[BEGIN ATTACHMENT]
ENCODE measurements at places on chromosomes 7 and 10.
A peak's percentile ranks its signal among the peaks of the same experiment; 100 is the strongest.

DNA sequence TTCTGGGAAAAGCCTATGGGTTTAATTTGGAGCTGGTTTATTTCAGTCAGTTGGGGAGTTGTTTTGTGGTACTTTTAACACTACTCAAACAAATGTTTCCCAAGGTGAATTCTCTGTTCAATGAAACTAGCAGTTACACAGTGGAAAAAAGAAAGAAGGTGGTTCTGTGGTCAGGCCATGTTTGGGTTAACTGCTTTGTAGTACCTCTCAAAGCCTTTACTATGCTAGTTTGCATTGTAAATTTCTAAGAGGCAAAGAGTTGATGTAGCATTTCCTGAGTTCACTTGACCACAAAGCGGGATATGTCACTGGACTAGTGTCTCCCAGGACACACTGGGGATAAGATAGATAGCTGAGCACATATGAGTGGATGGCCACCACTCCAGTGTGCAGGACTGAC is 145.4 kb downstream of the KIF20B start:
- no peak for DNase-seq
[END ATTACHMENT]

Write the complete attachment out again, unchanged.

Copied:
ENCODE measurements at places on chromosomes 7 and 10.
A peak's percentile ranks its signal among the peaks of the same experiment; 100 is the strongest.

DNA sequence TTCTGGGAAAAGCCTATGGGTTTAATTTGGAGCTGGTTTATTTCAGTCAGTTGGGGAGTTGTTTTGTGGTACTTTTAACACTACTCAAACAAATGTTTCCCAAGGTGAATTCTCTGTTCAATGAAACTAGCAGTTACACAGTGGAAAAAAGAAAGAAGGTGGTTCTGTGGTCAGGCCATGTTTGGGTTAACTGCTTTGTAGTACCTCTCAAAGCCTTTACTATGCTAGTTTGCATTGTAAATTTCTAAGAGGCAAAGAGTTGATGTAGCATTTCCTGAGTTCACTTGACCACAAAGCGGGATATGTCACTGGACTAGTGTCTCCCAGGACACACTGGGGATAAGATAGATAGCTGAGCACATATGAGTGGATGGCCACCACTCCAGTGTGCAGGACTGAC is 145.4 kb downstream of the KIF20B start:
- no peak for DNase-seq